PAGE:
In this paper, we will investigate using the 3D printing technology to fabricate THz antennas and passive devices. Firstly, we will review the history of the 3D printing technology. Then 3D printed mmWave and THz passive devices will be introduced. Thirdly, we will elaborate on the key factors for the performance of 3D printed mmWave and THz passive devices which are surface roughness and dimensional tolerance. Finally we will conclude the paper with prospects on the development trend of using the 3D printing technology for mmWave and THz passive device fabrication.

2. History of the 3D Printing Technology

Generally, the 3D printing technologies could be categorized as binding and depositing in terms of processes and metallic and dielectric in terms of materials. Figure 1 shows the history of 3D printing technology since it was invented in 1980, when Kodama applied a patent on rapid prototyping (RP). In 1986, a patent on stereolithography apparatus (SLA) was issued to Hull [3]. In 1992, Deckard et al. filed a patent on selective laser sintering [4]. Crump filed a patent on fused deposition modelling (FDM) in 1992 [5]. ARCAM was established in 1997 to develop the electron beam melting (EBM) technology [6]. MCP Technologies introduced the selective laser melting (SLM) in 2000 [7].

Figure 1: Chronicle of the 3D printing technology.

3. Review of 3D Printed Millimeter-Wave and Terahertz Passive Devices

3D printed mmWave and THz devices fall into categories of passive and active devices considering the functionalities. Because of the dimensional tolerance of existing 3D printing technologies, limited by the required gate length of mmWave transistors, it is very challenging to print a transistor of and falling in the mmWave spectrum. Most of the 3D printed mmWave and THz passive devices are seen as lenses, electromagnetic bandgap (EBG) structures, waveguide filters, and horns.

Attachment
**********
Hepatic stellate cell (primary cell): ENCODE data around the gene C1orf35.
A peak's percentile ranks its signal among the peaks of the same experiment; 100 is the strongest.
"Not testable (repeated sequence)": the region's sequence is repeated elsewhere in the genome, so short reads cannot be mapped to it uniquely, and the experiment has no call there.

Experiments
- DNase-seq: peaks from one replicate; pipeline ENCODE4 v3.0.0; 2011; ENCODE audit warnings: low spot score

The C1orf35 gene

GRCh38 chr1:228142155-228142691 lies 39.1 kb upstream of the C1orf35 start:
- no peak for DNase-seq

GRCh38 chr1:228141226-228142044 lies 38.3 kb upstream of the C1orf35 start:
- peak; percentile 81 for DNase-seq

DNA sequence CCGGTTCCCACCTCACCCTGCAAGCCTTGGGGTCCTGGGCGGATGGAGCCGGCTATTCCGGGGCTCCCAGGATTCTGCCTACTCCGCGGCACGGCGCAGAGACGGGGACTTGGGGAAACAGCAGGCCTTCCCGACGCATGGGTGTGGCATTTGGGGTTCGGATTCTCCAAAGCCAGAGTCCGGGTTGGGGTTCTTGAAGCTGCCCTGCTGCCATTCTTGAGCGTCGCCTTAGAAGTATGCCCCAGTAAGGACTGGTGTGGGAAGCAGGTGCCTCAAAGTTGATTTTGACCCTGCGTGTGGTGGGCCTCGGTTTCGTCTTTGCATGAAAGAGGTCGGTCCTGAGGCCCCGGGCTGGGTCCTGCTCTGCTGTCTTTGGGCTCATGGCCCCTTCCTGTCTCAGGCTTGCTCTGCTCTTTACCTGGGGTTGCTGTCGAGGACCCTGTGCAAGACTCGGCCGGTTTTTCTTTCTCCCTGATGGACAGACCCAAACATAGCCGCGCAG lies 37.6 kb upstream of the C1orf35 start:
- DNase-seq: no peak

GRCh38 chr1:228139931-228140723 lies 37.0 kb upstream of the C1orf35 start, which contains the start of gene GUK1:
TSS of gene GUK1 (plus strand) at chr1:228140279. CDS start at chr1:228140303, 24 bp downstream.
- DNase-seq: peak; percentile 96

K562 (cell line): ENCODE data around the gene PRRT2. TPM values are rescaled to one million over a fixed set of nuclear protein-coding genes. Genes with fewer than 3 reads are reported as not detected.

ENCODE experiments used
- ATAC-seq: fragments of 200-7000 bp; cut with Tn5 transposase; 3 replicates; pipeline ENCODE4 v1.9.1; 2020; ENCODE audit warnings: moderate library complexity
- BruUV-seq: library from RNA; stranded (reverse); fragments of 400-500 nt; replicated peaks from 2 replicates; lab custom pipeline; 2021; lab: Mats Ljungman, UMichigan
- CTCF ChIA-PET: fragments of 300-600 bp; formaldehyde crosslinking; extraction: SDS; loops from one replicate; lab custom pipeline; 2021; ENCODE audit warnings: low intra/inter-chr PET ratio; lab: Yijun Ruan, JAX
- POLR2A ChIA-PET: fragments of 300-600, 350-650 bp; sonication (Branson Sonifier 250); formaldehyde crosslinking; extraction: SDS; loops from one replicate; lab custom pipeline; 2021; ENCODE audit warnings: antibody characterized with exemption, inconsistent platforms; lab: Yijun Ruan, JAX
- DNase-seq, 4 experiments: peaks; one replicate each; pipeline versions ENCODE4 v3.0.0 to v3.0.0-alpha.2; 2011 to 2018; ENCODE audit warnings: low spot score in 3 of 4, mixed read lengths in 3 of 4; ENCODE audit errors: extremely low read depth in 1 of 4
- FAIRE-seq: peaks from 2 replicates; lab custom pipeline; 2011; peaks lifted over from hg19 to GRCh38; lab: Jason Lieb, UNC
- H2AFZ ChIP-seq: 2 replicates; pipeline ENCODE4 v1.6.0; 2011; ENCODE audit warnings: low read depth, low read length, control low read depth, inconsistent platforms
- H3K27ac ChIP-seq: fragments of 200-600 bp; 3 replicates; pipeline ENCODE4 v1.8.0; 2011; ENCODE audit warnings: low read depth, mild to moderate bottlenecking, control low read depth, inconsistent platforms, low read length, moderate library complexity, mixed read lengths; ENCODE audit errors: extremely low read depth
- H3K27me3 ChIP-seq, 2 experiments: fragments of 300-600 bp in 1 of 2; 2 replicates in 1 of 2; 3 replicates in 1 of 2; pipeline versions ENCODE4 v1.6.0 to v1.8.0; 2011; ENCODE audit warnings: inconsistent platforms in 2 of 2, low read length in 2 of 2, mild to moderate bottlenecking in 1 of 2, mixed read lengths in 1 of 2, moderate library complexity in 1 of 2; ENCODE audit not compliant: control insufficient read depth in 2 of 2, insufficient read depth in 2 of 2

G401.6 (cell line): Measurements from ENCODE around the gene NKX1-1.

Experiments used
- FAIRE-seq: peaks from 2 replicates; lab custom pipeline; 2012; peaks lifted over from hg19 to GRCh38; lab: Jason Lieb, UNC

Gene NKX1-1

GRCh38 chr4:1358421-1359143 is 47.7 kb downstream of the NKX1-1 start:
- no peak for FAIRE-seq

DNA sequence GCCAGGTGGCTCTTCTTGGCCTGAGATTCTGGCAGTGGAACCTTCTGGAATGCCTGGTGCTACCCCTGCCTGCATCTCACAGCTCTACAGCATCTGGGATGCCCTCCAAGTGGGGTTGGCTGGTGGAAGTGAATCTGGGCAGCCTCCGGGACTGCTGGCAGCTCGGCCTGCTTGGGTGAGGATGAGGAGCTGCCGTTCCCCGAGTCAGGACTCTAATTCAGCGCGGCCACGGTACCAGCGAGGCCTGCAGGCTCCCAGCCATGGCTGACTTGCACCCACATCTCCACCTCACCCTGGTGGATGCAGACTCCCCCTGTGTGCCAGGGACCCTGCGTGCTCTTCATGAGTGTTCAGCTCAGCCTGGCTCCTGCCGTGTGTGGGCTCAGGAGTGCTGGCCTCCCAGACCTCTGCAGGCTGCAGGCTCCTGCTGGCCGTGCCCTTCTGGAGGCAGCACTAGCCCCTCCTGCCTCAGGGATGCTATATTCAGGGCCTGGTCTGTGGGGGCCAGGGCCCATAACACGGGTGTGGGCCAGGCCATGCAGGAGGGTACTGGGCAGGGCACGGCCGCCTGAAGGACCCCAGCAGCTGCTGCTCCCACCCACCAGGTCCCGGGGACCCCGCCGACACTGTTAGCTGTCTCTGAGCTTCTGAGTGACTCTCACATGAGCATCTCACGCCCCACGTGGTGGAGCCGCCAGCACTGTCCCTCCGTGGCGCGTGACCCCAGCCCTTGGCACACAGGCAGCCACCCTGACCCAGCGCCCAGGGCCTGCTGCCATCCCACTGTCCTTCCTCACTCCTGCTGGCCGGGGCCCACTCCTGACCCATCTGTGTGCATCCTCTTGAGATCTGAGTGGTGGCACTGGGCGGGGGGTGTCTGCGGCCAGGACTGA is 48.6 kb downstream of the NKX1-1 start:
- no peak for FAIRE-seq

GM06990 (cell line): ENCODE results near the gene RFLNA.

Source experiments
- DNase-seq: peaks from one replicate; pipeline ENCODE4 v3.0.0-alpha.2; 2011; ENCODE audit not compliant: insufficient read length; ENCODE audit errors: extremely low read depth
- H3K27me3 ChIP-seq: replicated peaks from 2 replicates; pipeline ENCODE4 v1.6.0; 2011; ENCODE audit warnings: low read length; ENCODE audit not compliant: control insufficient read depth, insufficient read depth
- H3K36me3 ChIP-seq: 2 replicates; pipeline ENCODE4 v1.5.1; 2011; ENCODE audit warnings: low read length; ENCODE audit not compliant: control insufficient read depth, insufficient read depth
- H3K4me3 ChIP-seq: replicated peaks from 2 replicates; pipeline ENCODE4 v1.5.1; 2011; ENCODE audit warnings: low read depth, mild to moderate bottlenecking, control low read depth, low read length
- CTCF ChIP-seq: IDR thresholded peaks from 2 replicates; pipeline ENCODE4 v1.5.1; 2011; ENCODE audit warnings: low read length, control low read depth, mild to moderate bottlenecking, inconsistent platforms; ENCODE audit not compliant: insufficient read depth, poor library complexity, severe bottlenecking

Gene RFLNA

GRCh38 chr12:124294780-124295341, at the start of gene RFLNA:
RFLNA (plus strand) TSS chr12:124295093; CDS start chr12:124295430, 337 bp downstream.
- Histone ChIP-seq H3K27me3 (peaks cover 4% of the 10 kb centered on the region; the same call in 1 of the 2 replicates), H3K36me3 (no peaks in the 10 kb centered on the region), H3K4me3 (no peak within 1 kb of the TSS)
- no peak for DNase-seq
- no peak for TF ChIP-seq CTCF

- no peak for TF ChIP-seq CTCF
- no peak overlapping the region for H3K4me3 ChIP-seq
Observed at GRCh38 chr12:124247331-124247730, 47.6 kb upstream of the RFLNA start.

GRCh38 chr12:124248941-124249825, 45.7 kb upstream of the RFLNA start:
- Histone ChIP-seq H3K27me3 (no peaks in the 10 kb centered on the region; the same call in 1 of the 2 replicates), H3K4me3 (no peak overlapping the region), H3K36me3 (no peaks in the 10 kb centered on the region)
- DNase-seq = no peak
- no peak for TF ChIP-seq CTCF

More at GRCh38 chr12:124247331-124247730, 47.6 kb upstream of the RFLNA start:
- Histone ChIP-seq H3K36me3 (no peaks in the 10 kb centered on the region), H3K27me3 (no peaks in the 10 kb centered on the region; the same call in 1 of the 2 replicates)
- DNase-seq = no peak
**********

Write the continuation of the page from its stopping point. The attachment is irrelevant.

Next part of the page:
The first 3D printed mmWave passive device is a dual polarized horn reported in 2005 [8]. It was printed by SLA using Emerson and Coming HiK dielectric powder. It has an averaged gain of 12 dBi over the 34–40 GHz bandwidth. A Ka-band Luneburg lens with average 23 dBi gain was printed by ceramic stereolithography apparatus (CSLA) on photoreactive alumina in 2007 [9]. The CSLA was also used to print a Ka-band EBG bandpass filter (BPF) [10]. The filter has the center frequency of 32.94 GHz with 1.03% bandwidth. Frequency shift is caused by the dimensional tolerance in printing and shrinkage in postsintering. In 2008, a D-band (110–170 GHz) EBG resonator was printed by the micro SLA (μSLA) technology on alumina [11]. This work pushed the boundary of 3D printed devices from mmWave to THz spectrum. Lee et al. used the CSLA to print a W-band (75–110 GHz) EBG structure [12]. It has the 84–118 GHz bandgap. Then they transformed the EBG into an aperture antenna of 25 dBi gain [13]. Wu et al. conducted a series of experiments on the polymer jetting (PJ) technology. They firstly reported a 600 GHz woodpile structure (WPS) EBG and a 350 GHz Johnson EBG in 2008 [14], a G-band (140–220 GHz) hollow-core electromagnetic crystal (EXMT) waveguide in 2011 [15], and a D-band hollow-core EXMT antenna of 25 dBi gain in 2012 [16]. A Q-band (33–50 GHz) Luneburg lens was printed by Nguyen in 2010 [17], with 55–65 GHz bandwidth and 21 dBi gain. A W-band corrugated horn and waveguide were printed by SLA using UV-polymer in 2011 [18]. They were printed in split pieces and metal plated in postprocess. In 2013, a polymer jetted acrylic resin THz waveguide was reported [19]. A polymer jetted W-band dielectric reflectarray was introduced by Nayeri et al. in 2014 [20]. Later, in 2014, an H-band (220–325 GHz) waveguide and diagonal horn by SLA showed up [21]. Qu et al. reported an H-band SLA lens of 26.5 dBi gain [22]. In 2015, a Ka-band (26.5–40 GHz) offset stepped-reflector antenna was reported using SLS sintered nylon-polyamide [23]. A W-band waveguide and a W-band 6-order BPF were printed by D’Auria et al. in 2015 [24]. Besides, there are also works reported using 3D printing technologies for low frequency passive device fabrications [2538].